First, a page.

Damn you @T_dub, now I’ve seen the NS-2 in action on some reviews, I want to buy another pedal! You’re not helping my bank balance!
Seriously, looks a good bit of kit.
I’d say that I would like to have at least one buffered pedal in the beginning of the chain (not necessarily the 1st pedal, can be the 2nd). the other can be true bypass for more transparency but that’s not so important.
if you have an active bass, you could have a full true bypass pedalboard without any problem.
it’s all about the current you will have between the pedalboard and the amplifier.
(and as always I said more or less the same thing that @howard said before )
I have one active and one passive bass.
I am not sure what you paid for. your daisy chain PS, but I have two of these, and they work great for under $40.
I know @howard uses a budget PS, but I don’t know which one or how much it cost.
I believe that @itsratso also got this Caline PS.
I had bought one for about $22 first, but when I started to use it, I saw some things that I did not prepare for with my selection of PS, so I sent it back.
It was (or claims to be like many do) isolated outputs, but most all of them were 9v 100ma, 500ma.
At first, I was buying on price. I was looking for cheaper with most banks. after setting it up, I realized it was not gonna do the trick, so I packed it up, shipped it back, and I looked and looked and looked,
From all my looking, (couple days, couple hours per day, I hunted) this was it.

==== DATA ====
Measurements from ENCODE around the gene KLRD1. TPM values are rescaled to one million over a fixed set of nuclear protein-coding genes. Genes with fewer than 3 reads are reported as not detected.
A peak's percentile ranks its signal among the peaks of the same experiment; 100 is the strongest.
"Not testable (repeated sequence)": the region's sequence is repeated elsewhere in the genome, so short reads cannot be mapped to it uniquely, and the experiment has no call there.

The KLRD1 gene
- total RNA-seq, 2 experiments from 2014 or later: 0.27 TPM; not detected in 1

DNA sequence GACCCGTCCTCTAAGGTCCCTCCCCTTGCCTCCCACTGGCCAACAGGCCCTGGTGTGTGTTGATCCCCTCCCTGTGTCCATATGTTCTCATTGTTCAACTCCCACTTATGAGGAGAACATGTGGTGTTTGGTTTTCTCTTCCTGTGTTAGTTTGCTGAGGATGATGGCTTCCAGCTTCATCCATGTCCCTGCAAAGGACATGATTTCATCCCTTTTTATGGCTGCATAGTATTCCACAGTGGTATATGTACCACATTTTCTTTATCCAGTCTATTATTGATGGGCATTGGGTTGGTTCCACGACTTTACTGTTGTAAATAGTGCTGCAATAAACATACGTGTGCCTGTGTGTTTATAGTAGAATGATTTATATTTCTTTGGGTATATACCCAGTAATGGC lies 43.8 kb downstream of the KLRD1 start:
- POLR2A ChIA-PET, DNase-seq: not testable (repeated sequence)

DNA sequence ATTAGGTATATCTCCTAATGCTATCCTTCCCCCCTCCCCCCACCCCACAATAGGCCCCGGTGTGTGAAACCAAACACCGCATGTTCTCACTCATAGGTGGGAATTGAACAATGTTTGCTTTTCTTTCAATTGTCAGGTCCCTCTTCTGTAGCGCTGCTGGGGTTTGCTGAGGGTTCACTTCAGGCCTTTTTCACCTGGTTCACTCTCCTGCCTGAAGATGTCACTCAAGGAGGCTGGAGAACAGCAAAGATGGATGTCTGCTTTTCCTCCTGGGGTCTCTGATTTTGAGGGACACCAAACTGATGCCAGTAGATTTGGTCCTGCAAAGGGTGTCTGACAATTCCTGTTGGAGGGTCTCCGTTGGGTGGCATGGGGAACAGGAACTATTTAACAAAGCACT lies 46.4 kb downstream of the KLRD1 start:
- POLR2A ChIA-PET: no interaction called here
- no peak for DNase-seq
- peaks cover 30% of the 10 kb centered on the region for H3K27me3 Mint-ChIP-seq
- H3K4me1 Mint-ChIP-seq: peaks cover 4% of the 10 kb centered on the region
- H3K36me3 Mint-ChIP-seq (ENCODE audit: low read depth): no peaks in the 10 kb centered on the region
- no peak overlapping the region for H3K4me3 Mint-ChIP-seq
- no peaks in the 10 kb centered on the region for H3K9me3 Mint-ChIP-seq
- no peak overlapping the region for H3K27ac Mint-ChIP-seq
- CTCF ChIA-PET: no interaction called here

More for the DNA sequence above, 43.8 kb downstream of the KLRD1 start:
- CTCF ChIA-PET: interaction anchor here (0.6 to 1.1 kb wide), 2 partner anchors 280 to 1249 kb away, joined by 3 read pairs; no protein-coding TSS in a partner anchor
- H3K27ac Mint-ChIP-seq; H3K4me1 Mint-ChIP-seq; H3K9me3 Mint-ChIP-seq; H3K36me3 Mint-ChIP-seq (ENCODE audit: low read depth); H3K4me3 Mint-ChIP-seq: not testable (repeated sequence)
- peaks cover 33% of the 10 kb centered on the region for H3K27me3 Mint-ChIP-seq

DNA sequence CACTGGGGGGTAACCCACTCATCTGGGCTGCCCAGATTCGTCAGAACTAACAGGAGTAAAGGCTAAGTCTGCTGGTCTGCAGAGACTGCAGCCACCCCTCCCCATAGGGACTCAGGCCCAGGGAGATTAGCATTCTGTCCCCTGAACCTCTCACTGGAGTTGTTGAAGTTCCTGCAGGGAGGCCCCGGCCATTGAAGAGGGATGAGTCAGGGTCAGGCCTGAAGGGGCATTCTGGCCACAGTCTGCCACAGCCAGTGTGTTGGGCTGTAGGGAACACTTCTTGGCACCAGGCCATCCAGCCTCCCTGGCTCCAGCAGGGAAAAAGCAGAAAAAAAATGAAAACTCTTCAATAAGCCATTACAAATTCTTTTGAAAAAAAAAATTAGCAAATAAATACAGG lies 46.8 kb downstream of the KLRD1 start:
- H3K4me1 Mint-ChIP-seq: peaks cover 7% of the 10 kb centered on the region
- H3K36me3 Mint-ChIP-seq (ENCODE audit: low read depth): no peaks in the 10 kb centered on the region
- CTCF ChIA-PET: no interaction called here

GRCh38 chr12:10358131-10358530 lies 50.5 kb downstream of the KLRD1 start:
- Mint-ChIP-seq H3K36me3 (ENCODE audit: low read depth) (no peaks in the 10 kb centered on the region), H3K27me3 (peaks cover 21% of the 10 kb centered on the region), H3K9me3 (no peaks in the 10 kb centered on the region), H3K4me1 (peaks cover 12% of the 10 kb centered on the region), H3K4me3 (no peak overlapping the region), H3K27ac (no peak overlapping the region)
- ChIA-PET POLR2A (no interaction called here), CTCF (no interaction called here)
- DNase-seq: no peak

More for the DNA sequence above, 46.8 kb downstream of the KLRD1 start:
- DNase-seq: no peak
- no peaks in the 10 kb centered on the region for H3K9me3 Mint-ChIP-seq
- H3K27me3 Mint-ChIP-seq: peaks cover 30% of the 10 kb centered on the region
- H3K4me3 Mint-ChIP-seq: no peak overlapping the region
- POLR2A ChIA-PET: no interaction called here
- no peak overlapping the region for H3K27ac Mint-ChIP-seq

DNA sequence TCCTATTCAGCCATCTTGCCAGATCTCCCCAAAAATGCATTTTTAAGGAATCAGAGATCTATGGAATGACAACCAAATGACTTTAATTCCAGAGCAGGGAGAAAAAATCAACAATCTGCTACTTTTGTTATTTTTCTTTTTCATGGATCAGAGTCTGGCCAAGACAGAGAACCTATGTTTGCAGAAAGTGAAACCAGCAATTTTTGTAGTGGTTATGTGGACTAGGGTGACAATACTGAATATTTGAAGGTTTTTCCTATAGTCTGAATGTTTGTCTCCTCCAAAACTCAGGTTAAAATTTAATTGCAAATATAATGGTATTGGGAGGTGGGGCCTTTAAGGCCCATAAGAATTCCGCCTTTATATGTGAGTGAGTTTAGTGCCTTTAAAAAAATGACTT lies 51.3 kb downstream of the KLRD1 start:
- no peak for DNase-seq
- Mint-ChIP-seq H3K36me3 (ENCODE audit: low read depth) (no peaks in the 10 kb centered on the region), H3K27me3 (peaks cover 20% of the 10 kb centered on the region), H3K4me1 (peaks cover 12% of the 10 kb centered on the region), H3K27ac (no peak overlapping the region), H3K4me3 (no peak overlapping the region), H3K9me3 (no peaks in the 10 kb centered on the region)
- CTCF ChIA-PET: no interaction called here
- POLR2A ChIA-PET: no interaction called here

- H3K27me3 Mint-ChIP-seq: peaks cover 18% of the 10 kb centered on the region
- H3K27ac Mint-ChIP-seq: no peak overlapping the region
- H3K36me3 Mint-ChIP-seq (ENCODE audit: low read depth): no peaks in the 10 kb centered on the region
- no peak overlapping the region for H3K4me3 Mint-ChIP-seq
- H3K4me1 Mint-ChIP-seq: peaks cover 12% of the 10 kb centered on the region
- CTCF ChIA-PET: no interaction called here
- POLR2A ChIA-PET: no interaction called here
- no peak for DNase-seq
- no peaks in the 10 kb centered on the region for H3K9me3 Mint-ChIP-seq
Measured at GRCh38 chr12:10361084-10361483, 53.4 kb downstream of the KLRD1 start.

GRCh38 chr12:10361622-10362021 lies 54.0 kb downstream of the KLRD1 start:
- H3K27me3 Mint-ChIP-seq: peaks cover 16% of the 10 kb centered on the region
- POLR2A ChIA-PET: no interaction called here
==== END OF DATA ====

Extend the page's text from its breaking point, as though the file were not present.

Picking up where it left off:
Price - excellent at $38
All banks are 300ma with one at 500ma
6 banks are 9v 300mz
9v/12v/18v - 300ma
9v/12v/15v - 500ma
Since I had two pedals needing 500 ma, and more than 8 pedals, I needed to get two.
JUST BE CAREFUL if you have a need to power an18V 500MA pedal. From what I have seen out there, most pedals that are 18v come with their own power supply, and it is probably best to use that
8 Isolated DC Output for 300mA 500mA 9V/12V/15V/18V Effect Pedal with Adjustable Voltage, Short Circuit and Over Current Protection
I did run into my first problem with that power supply, but I doubt if it would be a problem for anyone else. I ordered the awesome looking radial bassbone od preamp/di. It strangely is 15v and 400 mA. No problem, the caline can do that. Plugged in the pedal and…Nothing. Except a faint burning smell. Figuring I maybe got a bad pedal, I replaced it with another one. And, go figure, the same thing. So I won’t have a bassbones on my pedalboard it seems.
Did you check if it was actually center negative? There are a few center positive pedals and you need to use a crossover cable.
Pretty sure, in hindsight, that’s what was happening. Why the fuck would you make a polarity reversed pedal.
UGH, yup, it’s center-positive:
sorry man. That would have bitten me too.
Fuck I was about to post this. There is literally NOT ONE WORD in the manual about this, why would you make a pedal reverse polarity, is there some engineering point for this? Makes no damn sense.
Even their TailBone takes center negative in and converts it to center positive out for the BassBone, LOL.
It’s funny because even if they had an engineering reason you would think that would be outweighed by the customer service nightmare.
Anyways thanx again Howard. I have ordered this again, FOR THE THIRD EFFING TIME with a reverse polarity cable. If it’s what I think it is, it pretty much is a perfect solution for what I want.
Sweet! Looks like a killer, killer preamp.
Right, it looks like an excuse to sell you a polarity reversing box, even if they have to fix a thousand burned out preamps to do it. What’s the point? Supposedly there is a protection circuit to gaurd against reverse polarity but of course this does not have it.
Actually I was going to mention this. Some pedals can accept basically any voltage and work just fine on it, why doesn’t everyone do this? Is this an analog vs digital thing?
Probably just cost of putting a switching power supply in the pedal versus going with the standard everyone actually uses.